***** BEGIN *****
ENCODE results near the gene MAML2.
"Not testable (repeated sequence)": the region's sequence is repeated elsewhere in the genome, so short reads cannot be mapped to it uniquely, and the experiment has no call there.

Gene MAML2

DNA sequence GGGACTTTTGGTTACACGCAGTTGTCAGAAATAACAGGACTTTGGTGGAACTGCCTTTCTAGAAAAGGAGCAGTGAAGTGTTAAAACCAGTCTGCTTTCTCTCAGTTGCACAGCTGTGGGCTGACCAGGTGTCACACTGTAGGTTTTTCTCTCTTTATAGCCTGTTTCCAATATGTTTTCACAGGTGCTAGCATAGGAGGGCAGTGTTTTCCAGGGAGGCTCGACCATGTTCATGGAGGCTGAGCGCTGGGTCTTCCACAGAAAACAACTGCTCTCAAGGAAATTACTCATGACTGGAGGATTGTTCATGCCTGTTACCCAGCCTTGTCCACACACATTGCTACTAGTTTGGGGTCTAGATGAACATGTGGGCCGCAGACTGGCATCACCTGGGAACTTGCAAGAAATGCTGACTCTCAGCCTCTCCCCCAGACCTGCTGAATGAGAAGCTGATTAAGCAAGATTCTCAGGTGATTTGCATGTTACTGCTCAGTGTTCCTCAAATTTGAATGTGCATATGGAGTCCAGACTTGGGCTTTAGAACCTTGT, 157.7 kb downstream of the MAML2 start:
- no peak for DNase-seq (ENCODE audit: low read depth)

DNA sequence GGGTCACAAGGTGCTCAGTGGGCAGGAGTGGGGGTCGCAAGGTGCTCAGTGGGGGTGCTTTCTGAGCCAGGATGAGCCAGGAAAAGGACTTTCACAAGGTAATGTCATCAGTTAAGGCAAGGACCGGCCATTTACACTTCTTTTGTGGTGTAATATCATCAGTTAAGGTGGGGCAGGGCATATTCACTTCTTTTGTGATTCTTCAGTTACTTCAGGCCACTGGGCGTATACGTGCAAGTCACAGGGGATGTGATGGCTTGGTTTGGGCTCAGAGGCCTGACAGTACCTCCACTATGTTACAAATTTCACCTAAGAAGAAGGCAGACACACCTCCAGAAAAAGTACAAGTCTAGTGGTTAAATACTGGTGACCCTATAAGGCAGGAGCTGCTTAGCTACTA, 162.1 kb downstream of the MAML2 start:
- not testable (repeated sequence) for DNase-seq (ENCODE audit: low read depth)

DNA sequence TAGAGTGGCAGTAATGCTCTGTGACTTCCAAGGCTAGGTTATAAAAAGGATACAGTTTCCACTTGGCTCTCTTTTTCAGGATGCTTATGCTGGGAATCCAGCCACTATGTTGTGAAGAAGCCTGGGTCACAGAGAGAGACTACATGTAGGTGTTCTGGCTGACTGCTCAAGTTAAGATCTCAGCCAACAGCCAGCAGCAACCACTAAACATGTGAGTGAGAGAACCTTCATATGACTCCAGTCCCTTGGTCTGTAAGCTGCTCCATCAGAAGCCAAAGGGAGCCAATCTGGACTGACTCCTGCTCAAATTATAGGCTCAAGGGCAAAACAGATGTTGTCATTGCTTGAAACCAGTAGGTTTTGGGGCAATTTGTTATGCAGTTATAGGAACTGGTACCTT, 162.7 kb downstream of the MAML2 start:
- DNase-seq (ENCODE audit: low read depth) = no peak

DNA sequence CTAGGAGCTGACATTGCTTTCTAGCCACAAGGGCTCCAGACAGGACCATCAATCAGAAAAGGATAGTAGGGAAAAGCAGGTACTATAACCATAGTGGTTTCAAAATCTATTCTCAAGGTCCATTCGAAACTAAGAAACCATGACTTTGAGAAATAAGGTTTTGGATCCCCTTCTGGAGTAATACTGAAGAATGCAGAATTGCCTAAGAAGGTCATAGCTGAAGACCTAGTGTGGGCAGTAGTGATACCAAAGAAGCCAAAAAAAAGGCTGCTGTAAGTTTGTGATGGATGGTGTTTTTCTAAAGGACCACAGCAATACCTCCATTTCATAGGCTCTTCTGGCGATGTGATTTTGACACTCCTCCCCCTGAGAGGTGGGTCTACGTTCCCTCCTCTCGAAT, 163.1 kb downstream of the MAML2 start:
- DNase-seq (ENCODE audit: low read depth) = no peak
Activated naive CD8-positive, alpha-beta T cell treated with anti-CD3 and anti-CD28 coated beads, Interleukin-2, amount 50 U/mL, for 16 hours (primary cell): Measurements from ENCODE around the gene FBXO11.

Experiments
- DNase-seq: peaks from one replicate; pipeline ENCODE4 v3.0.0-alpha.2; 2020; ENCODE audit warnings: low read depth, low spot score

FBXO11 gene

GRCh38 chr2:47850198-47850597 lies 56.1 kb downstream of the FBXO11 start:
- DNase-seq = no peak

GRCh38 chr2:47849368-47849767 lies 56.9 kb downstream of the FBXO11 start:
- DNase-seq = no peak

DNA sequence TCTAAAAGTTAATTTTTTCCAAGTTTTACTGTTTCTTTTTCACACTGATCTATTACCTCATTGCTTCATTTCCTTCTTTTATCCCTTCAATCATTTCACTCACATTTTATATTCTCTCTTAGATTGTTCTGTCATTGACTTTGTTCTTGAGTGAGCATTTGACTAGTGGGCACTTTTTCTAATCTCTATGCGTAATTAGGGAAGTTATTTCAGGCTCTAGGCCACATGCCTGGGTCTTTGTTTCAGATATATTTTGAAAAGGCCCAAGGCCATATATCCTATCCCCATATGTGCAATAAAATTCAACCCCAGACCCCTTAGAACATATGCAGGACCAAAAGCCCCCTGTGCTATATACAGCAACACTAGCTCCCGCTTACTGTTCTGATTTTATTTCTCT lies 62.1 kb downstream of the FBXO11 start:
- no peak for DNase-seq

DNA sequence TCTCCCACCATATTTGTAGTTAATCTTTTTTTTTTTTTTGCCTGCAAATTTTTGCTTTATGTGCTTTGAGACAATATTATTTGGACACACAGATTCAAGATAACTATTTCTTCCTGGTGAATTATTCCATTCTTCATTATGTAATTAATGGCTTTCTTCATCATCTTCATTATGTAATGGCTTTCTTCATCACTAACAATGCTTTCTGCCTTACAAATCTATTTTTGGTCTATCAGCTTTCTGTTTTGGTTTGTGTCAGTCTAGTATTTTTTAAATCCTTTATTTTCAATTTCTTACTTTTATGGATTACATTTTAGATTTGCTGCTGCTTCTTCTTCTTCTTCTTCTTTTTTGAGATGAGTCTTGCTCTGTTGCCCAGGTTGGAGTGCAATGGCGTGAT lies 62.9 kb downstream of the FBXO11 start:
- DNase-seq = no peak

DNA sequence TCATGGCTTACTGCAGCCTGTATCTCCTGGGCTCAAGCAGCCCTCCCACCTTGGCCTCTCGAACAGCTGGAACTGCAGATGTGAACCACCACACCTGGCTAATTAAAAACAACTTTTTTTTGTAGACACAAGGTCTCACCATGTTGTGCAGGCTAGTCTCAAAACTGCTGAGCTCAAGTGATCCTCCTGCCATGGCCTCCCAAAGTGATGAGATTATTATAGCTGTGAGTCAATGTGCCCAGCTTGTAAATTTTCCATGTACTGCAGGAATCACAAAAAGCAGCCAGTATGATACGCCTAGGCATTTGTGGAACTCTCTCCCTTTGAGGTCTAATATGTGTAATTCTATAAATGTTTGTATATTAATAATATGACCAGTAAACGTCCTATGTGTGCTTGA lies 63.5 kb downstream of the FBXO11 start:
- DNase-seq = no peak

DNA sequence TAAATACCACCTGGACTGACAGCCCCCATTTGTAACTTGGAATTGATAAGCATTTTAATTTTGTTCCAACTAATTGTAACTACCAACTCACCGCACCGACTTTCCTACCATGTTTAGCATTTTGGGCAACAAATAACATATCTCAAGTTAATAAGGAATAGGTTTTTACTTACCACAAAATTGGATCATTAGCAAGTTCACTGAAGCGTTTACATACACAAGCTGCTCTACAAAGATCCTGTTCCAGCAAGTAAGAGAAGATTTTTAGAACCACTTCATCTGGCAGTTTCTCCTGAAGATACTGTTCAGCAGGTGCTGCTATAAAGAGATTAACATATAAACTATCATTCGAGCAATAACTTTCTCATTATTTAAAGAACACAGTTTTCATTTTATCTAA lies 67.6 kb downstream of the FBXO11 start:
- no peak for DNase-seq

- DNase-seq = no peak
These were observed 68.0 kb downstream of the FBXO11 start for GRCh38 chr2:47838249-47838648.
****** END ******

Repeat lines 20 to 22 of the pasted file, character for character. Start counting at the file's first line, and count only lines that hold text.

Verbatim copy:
DNA sequence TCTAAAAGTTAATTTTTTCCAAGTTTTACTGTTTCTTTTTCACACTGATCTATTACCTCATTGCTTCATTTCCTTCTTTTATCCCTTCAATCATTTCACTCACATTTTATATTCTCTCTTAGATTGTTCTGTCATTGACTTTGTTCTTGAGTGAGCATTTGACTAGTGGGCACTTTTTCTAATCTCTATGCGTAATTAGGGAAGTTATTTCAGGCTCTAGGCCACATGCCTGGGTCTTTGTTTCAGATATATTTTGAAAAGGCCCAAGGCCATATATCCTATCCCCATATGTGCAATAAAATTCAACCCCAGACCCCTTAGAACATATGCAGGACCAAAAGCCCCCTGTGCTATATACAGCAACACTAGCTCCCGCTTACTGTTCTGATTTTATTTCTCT lies 62.1 kb downstream of the FBXO11 start:
- no peak for DNase-seq

DNA sequence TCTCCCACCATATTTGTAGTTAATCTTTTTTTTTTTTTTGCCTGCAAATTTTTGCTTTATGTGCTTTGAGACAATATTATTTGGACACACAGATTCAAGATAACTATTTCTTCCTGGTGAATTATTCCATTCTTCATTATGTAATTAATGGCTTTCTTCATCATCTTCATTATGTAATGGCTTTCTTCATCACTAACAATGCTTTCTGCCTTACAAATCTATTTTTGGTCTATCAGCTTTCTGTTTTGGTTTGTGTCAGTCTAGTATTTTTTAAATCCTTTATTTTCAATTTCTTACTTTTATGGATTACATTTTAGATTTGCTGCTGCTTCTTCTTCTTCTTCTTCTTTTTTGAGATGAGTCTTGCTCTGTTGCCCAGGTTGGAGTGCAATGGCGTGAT lies 62.9 kb downstream of the FBXO11 start: